Considering that there is increasing anecdotal and research-based evidence that sex addiction is a real phenomenon, how do we reconcile the desire among sex workers to maximally deregulate the industry for higher profits and the desire among sex addicts (including recovered sex addicts) to regulate it, or at least the advertizing of it, especially when we consider that there is more regulation of cigarette advertizing?
For example, if I go to backpage.com's adult section for any major Canadian city even today under the new laws, I can access daily ads for sexual services. I will notice that there is no stopping me from lying about my age to access it. It also presents no educational advertizing pertaining to sex education or STI education on that page. Granted if I'm a sex addict, I might know about that already yet it's still not stopping me, but a gentle reminder might help some in the mild stages of sex addiction.
There is also no educational advertizing of what sex addiction is (which, ironically enough, can also manifest itself in the form of compulsive sexual avoidance, not to be confused with abstinence by simple choice) or any theories on how it is developed. After all, wearing a condom cannot protect against sex addiction.
Nor is there any advertizing of crisis help lines nor therapeutic services either, whether sex therapy or any other related psychological services (especially considering that the anecdotal evidence compiled so far has concluded that a high percentage of sex addicts have suffered physical, sexual, or especially emotional abuse as children and it is believed that many of them also suffer varying degrees of depression, PTSD, OCD, or bipolar disorder). I might be a sex addict who is aware that there is a problem but am unaware of the existence of such services or such research.
There is no advertizing of 12-step programmes, whether SAA, SA or any other such programme the existence of which a sex addict might be unaware.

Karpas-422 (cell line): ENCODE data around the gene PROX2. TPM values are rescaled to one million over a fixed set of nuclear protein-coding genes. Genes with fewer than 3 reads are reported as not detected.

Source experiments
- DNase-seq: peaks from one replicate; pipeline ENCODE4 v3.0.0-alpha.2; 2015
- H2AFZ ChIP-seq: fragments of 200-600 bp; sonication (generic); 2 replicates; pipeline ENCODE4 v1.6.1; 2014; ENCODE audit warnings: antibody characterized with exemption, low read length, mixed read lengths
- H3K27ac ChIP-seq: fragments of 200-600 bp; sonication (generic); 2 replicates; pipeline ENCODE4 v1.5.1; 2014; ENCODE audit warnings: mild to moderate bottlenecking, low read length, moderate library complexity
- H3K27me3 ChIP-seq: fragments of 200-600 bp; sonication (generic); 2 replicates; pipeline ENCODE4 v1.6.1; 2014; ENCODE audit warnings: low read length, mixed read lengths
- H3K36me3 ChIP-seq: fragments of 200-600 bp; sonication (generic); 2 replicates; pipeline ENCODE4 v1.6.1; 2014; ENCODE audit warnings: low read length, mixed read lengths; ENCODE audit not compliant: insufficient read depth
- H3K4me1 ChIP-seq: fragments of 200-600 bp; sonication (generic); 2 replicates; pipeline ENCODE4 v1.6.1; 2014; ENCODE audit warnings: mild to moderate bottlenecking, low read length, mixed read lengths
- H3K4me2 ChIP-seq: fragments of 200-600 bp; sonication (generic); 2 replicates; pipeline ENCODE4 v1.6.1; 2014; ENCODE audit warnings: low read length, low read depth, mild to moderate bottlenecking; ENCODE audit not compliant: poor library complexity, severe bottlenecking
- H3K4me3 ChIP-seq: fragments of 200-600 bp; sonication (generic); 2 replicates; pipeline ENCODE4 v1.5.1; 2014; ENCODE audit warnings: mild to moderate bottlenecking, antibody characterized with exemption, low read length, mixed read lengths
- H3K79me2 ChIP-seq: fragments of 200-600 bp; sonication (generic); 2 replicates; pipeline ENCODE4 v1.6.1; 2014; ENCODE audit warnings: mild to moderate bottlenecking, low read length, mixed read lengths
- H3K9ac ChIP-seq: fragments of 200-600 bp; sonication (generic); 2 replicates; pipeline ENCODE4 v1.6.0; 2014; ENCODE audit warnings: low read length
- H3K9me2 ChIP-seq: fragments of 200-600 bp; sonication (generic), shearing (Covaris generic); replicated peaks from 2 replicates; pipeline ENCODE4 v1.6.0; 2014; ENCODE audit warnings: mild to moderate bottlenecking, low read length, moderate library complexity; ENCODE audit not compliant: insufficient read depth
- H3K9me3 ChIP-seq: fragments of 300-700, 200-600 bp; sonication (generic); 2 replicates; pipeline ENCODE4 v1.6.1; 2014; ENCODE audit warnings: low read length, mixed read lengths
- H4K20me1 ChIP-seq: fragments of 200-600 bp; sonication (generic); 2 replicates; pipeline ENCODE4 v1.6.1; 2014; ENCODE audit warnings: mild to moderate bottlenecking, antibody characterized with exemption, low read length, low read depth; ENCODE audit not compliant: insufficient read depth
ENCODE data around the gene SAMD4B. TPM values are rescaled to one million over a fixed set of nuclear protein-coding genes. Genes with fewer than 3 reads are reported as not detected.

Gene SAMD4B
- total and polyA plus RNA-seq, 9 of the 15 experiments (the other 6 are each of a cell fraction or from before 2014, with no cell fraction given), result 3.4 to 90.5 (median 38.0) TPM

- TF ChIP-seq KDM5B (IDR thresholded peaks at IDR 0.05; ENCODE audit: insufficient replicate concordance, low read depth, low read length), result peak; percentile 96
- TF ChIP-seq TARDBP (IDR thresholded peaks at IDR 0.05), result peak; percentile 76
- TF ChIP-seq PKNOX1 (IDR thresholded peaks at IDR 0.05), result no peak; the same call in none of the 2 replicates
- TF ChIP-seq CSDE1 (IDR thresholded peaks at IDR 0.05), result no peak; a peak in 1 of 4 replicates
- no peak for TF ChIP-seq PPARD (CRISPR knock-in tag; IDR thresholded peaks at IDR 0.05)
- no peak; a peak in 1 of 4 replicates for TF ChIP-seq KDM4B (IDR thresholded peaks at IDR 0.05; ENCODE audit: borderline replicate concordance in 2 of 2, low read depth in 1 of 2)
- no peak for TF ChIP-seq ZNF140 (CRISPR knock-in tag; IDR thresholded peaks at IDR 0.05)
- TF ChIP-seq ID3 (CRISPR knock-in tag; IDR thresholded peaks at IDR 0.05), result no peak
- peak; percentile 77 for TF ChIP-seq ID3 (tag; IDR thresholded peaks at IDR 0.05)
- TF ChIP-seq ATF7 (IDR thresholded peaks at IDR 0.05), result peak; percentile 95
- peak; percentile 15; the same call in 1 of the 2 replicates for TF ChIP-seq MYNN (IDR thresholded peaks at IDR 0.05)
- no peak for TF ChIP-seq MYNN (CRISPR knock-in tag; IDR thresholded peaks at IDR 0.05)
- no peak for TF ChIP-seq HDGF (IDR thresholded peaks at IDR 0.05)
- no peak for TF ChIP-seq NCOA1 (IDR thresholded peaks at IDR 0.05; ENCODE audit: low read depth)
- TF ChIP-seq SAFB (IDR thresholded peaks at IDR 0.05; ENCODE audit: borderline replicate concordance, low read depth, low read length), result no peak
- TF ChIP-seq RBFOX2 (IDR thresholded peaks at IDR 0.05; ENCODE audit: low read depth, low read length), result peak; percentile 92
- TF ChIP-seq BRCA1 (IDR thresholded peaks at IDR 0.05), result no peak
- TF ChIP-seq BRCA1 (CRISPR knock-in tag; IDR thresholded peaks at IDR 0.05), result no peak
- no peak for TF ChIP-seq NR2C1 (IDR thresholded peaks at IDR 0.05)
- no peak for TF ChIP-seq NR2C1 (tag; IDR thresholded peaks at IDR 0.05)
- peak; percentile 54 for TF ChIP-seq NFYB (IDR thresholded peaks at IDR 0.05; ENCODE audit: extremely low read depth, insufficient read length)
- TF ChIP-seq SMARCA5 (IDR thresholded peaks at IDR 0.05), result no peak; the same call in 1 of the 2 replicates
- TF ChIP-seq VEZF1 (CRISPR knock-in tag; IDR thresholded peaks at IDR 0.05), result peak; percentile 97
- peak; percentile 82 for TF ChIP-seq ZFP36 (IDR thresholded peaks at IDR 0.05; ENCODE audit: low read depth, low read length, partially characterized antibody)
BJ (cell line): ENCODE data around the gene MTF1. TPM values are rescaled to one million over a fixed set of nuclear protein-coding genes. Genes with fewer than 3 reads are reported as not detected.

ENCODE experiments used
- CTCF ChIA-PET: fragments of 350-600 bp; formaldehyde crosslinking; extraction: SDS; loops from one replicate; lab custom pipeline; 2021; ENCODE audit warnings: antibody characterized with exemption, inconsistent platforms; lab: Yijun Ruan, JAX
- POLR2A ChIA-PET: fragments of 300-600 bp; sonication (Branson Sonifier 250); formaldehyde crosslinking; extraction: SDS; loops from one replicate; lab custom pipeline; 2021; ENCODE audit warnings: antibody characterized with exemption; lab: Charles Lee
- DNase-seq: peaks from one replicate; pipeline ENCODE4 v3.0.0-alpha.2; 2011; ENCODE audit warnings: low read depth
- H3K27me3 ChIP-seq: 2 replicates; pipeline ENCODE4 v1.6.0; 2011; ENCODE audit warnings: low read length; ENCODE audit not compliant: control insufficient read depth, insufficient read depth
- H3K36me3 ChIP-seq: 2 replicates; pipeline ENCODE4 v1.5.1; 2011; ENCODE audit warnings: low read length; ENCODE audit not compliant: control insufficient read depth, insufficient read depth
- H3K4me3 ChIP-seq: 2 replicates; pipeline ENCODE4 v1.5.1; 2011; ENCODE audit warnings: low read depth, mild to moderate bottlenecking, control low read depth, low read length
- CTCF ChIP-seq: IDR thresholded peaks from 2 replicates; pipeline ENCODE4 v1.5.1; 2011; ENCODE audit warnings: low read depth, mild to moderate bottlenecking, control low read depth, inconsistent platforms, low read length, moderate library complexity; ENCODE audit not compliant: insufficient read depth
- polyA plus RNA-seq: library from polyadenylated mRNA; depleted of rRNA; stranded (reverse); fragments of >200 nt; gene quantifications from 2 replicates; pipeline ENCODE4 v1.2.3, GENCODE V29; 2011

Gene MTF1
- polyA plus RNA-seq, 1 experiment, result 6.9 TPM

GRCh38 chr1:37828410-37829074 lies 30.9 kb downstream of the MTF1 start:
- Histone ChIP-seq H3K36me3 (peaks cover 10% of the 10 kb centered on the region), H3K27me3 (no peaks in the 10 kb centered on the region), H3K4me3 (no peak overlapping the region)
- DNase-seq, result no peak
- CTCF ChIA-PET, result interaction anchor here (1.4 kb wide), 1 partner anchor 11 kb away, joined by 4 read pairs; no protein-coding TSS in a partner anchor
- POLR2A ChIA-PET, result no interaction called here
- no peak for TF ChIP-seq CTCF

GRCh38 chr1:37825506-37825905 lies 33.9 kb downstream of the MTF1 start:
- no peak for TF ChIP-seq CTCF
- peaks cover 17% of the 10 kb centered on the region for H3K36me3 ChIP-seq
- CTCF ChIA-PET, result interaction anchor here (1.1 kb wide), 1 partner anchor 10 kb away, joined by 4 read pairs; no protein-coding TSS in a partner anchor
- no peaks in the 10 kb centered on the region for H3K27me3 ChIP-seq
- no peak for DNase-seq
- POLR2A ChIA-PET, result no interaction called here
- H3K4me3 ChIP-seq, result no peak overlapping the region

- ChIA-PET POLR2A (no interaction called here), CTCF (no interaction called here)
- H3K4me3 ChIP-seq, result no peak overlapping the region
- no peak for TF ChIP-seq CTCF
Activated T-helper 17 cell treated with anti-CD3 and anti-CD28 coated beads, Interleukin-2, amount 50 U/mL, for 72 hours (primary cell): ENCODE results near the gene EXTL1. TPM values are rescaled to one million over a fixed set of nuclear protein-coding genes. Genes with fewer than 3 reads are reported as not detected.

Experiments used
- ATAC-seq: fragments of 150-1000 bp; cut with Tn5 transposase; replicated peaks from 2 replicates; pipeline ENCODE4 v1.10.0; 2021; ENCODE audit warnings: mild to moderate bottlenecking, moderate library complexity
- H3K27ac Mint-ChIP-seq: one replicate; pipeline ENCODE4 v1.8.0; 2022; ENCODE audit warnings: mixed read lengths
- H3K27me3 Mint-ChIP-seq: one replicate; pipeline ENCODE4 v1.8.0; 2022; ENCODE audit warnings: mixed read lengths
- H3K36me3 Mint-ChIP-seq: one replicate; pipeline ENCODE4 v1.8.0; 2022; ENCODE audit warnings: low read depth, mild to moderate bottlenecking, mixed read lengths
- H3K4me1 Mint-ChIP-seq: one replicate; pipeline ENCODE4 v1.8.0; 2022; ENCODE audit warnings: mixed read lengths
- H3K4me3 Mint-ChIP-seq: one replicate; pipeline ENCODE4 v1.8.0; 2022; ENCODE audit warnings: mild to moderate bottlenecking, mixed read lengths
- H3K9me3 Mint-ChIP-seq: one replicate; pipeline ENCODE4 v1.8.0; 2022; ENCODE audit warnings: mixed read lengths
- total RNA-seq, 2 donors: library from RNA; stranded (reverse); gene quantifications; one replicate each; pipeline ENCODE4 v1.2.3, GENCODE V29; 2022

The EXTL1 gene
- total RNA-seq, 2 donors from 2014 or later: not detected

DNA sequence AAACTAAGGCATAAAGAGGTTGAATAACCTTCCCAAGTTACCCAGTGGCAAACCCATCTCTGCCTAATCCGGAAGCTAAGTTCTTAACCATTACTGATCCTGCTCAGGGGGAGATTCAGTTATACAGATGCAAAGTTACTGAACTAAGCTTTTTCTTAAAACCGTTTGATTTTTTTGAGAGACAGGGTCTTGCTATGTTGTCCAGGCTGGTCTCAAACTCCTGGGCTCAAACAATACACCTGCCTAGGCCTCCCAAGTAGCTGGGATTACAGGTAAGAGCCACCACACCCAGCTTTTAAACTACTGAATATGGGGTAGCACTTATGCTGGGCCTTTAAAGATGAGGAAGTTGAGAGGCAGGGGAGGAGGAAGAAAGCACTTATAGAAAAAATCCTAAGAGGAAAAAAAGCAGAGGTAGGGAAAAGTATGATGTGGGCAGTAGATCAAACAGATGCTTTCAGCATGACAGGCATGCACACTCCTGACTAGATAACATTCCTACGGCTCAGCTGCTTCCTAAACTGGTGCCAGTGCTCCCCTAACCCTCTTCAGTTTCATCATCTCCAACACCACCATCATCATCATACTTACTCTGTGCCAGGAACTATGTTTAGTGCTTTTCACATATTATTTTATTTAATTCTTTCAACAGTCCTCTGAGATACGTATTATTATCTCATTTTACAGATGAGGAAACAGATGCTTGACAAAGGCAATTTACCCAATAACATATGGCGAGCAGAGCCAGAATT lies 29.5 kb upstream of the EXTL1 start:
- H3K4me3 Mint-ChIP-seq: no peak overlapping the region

There is also no advertizing of chastity devices or educational websites pertaining to them and how some sex addicts have used them effectively in the initial stages of their recovery, nor is there any other advertizing.
Also, contrary to popular belief and unlike imprisonment, fines for the purchase of sexual services is actually not a punishment but can rather be helpful to a sex addict in the same way as cigarette taxes and alcohol taxes can be beneficial to smokers and alcoholics respectively by serving as a gentle discouragement.
It actually surprises me that Canada does not include the regulation of the online advertizing of sexual services as a requirment among state parties as a standard policy in all new free trade negotiations.
Though I can appreciate that compulsory educational advertizing concerning the mental health risks of unhealthy sexual relations and remedies towards learning to control the sex addiction that can develop from such relations could hurt the sex industry by potentially removing sex addicts from the client pool and so reduce the demand side of the industry, is the solution really to allow the advertizing of such services to remain as unregulated as it is so as to promote further demand for the sake of profit?
Should the advertizing of sexual services be better regulated to ensure that it provide educational advertizing at least equal in quality to that found on cigarette packages? Any thoughts on this?